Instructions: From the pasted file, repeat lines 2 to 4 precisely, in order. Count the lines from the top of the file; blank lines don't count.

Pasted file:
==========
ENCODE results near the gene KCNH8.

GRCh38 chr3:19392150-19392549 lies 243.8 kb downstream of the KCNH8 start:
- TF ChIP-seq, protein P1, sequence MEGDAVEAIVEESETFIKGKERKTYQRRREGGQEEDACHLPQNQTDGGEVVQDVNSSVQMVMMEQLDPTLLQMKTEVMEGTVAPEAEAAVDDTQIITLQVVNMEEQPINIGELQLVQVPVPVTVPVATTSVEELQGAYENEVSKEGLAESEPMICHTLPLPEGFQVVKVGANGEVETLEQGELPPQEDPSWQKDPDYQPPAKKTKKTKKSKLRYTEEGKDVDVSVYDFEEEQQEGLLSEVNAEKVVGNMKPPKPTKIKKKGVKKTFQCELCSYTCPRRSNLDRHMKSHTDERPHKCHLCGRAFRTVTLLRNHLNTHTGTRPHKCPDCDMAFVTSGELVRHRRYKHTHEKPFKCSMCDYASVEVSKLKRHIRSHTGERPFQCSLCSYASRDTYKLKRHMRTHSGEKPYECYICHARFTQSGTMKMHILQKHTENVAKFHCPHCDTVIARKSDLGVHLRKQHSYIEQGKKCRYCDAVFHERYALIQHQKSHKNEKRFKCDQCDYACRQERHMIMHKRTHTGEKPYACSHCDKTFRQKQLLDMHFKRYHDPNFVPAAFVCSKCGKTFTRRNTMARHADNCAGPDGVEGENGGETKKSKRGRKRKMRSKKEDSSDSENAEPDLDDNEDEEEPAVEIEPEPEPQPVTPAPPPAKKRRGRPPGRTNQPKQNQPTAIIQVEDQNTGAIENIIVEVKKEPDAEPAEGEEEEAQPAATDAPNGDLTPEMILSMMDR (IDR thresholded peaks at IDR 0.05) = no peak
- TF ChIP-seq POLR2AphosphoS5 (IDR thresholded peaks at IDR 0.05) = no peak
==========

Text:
GRCh38 chr3:19392150-19392549 lies 243.8 kb downstream of the KCNH8 start:
- TF ChIP-seq, protein P1, sequence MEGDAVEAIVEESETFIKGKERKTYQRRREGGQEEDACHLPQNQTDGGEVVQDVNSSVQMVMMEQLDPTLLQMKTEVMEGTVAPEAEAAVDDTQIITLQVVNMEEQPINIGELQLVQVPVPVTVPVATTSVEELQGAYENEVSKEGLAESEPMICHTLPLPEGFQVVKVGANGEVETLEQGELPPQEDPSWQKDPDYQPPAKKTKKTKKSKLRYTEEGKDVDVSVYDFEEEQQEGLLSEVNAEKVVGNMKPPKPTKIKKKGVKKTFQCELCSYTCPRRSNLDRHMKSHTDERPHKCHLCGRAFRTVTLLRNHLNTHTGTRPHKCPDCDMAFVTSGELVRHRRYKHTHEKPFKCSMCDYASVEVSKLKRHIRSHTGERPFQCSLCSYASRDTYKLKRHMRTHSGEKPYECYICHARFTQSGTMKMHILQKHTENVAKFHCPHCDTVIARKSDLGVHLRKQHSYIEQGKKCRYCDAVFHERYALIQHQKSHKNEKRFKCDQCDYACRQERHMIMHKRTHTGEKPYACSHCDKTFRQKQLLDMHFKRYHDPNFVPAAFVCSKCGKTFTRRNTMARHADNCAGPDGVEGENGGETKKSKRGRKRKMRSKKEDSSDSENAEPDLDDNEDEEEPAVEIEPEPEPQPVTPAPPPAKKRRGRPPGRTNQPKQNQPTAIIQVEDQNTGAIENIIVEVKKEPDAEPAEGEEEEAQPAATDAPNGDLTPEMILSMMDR (IDR thresholded peaks at IDR 0.05) = no peak
- TF ChIP-seq POLR2AphosphoS5 (IDR thresholded peaks at IDR 0.05) = no peak